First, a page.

"apporte.r of Champ t'lark In Last
Election Refuses to Become Head
f Democratic! PaOllcly
Rnreaw This Fall.
(FYom a Staff Correspond, it.)
LINCOLN, Neb.. Sept. 1 (Special.)
The supreme court will be called upon to
Buttle the question whether tha Missouri
I'aclfio roadbed makes a good place to
sleep and If the company is liable for
damages If it sleeping patrons are
awakened before their nap is out by pass
ing trains, which fall to wake the sleeper.
The Missouri I'aclfio railroad appeals
from a Judgment lecured In tho district
court of Douglas county by John Hutton,
who sued the company for S3.0H0 damage
for being run over while taking a snoose
on tho roadbed. The Jury awarded Put
ton $1,800. Button say that on May 4,
WW, at tha hour of i o'clock he lay him
self down on tha right-of-way of the
company about lxty feet from a cross
ing with hi head In close proximity to
one of tha rails. Ha claim that the en
gineer of an approaching train failed to
blow the whistle when he approached the
crossing and. therefore, he never knew
the train waa approaching untlr It ran
over his hand.
Uooae Fair Rxcels.
Secretary W. R. . Mellor of tha Stat
Board of Agriculture returned this morn
ing from a trip to the Boone county fa'r
at Albion, the fair at Bcrlbner and one or
two other fair. He spoke In very glowing
terms of the different exhibitions hut
especially of the Boone county fair, where
on Thursday, despite the threatening con
lSdltton of the weather In the morning,
about 16,000 people were gathered on the
grounds. .He. said, .that the exhibit of
horse at this fair was tha beat ha h.d
vr seen, while other exhibit were very
Derrenoe Will Not Serve.
Carle Q. PeKrance. who waa aonolnted
at tha head of the publicity bureau of tho
democatlo state committee, has declined
the Office and ha written a letter to the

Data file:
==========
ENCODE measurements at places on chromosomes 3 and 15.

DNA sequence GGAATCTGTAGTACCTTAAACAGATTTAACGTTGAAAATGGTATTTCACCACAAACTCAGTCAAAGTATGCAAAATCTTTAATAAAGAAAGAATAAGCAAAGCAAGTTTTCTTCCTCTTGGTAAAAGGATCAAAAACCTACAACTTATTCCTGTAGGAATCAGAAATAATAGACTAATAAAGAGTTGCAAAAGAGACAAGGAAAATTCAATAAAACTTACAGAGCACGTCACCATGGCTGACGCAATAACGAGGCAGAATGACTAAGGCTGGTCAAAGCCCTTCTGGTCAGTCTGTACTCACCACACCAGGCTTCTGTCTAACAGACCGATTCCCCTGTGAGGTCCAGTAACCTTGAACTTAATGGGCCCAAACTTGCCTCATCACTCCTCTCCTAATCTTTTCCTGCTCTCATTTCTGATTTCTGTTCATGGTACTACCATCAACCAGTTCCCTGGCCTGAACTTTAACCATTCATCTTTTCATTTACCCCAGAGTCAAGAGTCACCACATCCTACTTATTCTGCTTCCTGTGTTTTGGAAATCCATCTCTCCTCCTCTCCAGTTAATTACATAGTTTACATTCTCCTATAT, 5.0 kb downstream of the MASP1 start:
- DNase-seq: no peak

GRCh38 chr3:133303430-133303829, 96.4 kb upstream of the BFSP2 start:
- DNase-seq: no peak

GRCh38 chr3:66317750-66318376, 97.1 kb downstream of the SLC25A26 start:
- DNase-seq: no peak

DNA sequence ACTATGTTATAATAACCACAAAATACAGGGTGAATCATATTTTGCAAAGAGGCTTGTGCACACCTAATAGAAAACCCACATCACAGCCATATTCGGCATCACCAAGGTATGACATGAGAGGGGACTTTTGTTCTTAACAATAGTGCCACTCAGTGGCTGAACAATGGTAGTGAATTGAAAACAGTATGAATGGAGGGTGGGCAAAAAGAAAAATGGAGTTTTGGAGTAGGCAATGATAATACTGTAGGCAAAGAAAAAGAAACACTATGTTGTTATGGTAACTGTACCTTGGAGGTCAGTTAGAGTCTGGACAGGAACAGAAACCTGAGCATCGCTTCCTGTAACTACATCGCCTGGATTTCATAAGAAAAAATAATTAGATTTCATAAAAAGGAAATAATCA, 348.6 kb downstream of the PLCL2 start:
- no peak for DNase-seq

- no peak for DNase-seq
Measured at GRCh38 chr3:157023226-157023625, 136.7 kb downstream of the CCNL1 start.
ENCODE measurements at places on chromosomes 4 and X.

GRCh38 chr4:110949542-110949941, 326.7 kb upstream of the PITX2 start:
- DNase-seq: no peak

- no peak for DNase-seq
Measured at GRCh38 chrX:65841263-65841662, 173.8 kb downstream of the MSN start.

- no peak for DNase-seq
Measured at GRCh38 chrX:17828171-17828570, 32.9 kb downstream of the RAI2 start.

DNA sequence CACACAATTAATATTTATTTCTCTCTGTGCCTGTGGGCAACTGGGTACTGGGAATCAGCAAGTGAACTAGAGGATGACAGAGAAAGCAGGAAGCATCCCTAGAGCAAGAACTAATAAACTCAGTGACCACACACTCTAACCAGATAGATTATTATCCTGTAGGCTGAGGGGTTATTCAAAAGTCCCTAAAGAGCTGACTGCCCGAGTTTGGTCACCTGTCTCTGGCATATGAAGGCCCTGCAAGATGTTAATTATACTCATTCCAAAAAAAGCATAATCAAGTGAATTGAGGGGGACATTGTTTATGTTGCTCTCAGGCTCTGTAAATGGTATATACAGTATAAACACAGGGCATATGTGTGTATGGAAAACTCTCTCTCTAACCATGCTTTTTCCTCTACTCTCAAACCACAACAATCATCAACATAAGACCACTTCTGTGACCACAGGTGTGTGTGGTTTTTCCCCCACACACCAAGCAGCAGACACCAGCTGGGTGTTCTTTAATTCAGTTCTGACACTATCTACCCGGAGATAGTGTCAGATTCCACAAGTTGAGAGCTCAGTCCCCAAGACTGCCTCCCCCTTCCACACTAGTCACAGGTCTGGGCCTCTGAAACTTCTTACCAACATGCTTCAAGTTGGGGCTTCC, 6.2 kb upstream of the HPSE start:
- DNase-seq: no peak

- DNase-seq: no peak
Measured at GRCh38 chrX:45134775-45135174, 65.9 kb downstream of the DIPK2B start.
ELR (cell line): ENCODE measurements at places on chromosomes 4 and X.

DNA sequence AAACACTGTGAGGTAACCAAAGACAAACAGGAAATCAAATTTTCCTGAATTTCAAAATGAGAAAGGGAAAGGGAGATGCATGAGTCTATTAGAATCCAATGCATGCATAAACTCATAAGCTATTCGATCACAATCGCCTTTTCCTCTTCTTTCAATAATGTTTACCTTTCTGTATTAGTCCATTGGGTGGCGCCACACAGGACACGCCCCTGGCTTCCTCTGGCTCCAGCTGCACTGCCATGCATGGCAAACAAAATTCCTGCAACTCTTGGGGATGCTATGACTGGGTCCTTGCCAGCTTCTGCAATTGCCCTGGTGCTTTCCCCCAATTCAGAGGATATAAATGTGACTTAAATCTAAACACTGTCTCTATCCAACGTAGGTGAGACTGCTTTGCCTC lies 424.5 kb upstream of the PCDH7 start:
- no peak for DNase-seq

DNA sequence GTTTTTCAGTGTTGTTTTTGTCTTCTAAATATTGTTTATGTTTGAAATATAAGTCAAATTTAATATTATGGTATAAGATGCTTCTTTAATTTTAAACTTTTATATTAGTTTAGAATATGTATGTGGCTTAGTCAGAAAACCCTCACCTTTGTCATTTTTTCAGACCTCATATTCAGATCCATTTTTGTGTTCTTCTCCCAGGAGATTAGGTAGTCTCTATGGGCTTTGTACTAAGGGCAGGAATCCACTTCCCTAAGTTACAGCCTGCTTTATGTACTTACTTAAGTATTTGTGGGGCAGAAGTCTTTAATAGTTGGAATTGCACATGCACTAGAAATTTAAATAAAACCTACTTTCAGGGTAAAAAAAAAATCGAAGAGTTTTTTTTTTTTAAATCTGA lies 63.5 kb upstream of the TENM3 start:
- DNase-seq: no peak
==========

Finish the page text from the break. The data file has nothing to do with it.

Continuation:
committee in, which he aay that he I In
coarse or tne campaign against tho re
moval of the university and therefore
cannot conscientiously take nart in tt
democi-atlo campaign. lie says also that
ne (lid not support President Wllann in
the presidential campaign because he was
ominated by both wlnxs of tha nartv
and that Mr. Bryan' elimination of
Champ Clark did not make Mr. Wilson a
poMiblllJy until tha Roger Hulllvanltes
and the Tammanylte climbed Into tho
band wagon, and thweo facts, together
with Mr. Wilson' former uttersnce re
garding Mr. Bryan, did not cause me to
become wildly entliuslastlo over the can
didacy of Mr. "Wilson.
However, ha claims to feel better now.
but cannot accept tha Job. Frank Eager,
who 1 secretary of tha same university
anti-removal committee haa not yet seen
fit to withdraw a a member of the demo
cratic committee.
Grading: for Trolley Llae. ,
SUPERIOR, Neb., Sept. 19. (Special
Telegram.) Fischer Stevens sradlna-
gang who finished up the ground for the
new Burlington depot, moved today to the
cement plunt to start work on the grade
for tha trolley Una from the plant to tha
city. An Omaha contractor got ten eon
tract to build the Burlington station.
Nebraska Wesleyan Debt Reduced
by Ministers' Gifts.
Methodist Ministers Assigned to
Pulpit. In that (Ity Today
Dr. hnmate Transferred
to Florida.
The Nebraska Wesleyan university has
been the predominating theme of the con
ference. The banquet waa attended by a
large number and the toast were given
by Chancellor Fulmer and I. B. Shreck
engast of the university and Bishop Hen
derson, John N. Dryden, J. F. Bceye, E.
K. Bowen, E. M. Fur man also responded
In speeches.
It was an enthusiastic affair and led up
to a session of the conference yesterday
In which the preachers subscribed $35,000
to apply on tha SinO.000 debt. Bishop Hen
derson led the campaign for subscription
and for an hour ho kept the conference
In good humor and at the aame time get